Popular cardiac drug may prevent pneumonia
If your ACE inhibitor gives you a cough, hang in there—that drug-induced hacking might prevent you from developing a case of pneumonia. This interesting twist on treatment with the popular cardiovascular medication was documented in a recent study in the journal BMJ.
A fair number of people taking angiotensin-converting–enzyme (ACE) inhibitors develop a dry, persistent cough. The researchers pooled findings from 37 prior studies and found that people on ACE inhibitors were 34% less likely to develop pneumonia, which is a significant cause of hospitalization and death in the population of older people who typically take ACE inhibitors.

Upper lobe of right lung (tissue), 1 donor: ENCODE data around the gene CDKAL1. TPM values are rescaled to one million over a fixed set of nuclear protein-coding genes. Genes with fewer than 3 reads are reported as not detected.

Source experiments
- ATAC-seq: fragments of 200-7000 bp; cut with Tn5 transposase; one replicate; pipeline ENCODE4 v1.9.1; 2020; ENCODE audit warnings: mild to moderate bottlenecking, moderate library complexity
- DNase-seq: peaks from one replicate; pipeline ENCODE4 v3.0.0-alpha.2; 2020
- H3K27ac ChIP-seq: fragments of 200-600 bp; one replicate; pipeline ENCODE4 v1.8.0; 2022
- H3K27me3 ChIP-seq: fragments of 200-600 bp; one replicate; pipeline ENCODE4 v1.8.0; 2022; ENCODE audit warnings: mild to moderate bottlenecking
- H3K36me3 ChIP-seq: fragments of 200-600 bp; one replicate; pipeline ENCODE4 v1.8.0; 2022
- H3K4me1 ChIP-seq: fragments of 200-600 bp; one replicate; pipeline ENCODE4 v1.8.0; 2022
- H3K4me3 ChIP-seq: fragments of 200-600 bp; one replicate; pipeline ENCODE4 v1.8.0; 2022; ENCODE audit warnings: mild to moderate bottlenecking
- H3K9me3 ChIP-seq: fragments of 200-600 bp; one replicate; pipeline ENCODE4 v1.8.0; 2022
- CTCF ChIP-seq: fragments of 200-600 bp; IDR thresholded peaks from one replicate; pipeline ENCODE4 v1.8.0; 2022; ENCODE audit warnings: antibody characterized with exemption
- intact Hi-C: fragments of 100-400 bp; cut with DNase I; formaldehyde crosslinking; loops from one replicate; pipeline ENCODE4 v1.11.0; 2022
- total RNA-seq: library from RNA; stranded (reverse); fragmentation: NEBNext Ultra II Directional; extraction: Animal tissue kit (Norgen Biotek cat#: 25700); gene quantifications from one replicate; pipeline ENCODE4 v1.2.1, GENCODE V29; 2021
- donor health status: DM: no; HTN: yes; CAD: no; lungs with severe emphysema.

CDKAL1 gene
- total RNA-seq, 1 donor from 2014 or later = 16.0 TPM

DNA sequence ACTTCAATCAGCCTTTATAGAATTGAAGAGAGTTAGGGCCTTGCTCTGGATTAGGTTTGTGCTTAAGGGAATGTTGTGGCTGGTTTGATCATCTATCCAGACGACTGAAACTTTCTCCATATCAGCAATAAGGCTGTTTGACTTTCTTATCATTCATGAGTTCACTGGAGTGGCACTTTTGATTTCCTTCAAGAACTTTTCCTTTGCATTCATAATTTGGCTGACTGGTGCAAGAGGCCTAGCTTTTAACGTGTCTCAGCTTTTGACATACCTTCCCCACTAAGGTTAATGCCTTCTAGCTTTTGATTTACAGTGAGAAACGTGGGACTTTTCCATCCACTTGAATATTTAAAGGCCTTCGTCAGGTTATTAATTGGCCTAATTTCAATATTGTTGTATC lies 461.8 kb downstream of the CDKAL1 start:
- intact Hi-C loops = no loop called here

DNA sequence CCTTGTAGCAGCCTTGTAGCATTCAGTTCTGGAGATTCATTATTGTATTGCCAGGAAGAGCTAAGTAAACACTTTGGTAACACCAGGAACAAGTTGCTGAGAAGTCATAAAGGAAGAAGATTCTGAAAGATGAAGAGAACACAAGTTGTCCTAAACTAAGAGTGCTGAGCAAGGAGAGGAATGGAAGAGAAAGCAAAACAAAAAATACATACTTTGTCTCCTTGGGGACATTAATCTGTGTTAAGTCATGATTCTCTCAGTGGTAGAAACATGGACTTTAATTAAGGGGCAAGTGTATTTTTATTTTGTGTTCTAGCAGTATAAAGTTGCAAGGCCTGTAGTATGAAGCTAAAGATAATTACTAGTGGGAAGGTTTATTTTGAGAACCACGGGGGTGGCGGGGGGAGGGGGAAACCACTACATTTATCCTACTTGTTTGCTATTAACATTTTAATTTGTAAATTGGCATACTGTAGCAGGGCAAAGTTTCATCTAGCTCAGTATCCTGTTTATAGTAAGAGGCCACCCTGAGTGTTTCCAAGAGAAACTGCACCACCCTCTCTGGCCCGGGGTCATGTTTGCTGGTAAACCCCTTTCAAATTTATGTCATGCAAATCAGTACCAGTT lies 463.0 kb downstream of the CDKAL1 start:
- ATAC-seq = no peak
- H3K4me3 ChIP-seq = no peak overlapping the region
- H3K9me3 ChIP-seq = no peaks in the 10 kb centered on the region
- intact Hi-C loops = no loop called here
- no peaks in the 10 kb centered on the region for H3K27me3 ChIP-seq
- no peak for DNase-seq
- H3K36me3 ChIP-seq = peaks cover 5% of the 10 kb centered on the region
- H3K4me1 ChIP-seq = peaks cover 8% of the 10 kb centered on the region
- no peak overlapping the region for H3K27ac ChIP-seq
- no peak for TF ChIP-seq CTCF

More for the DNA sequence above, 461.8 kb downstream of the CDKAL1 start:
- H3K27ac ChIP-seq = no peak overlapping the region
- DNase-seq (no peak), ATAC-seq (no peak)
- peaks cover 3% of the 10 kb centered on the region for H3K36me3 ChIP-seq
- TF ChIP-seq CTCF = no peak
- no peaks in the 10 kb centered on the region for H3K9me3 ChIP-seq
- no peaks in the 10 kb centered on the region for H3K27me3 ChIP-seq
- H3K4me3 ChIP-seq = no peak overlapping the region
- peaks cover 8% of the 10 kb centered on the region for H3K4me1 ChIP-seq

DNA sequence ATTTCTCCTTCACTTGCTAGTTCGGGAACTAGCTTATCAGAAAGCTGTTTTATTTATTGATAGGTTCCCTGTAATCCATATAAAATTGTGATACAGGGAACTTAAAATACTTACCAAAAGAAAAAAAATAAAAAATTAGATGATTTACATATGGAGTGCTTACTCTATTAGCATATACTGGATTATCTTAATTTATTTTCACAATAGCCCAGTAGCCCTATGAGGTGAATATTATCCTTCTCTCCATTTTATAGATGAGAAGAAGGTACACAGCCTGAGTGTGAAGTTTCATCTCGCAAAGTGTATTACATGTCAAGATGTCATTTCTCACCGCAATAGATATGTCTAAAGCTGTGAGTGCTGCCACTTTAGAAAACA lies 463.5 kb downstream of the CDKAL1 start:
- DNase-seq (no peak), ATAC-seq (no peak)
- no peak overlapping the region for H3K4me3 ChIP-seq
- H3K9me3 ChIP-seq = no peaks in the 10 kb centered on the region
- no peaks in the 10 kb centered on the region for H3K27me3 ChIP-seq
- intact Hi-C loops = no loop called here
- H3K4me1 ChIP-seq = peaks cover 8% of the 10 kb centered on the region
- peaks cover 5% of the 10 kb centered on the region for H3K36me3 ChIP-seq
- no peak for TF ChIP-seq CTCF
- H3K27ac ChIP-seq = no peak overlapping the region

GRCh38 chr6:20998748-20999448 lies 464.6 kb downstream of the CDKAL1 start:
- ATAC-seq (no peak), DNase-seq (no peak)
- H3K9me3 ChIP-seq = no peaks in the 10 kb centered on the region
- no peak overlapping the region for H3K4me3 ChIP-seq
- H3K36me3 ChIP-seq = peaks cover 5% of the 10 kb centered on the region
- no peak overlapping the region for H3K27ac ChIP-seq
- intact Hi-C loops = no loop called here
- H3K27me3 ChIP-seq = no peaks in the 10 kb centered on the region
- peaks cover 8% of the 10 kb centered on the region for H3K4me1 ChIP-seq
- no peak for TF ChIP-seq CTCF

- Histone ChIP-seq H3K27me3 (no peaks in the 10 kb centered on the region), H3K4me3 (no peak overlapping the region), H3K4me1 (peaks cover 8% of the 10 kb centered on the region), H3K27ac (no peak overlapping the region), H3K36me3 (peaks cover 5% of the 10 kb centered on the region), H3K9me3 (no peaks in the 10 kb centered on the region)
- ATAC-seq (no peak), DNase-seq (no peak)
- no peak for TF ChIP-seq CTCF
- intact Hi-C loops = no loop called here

If you start taking an ACE inhibitor and develop a cough, should you stay on it? The authors of the study wrote that you and your doctor should at least consider it. On the other hand, many people would not be willing to trade a persistent hacking cough for a statistical chance of avoiding hypothetical pneumonia.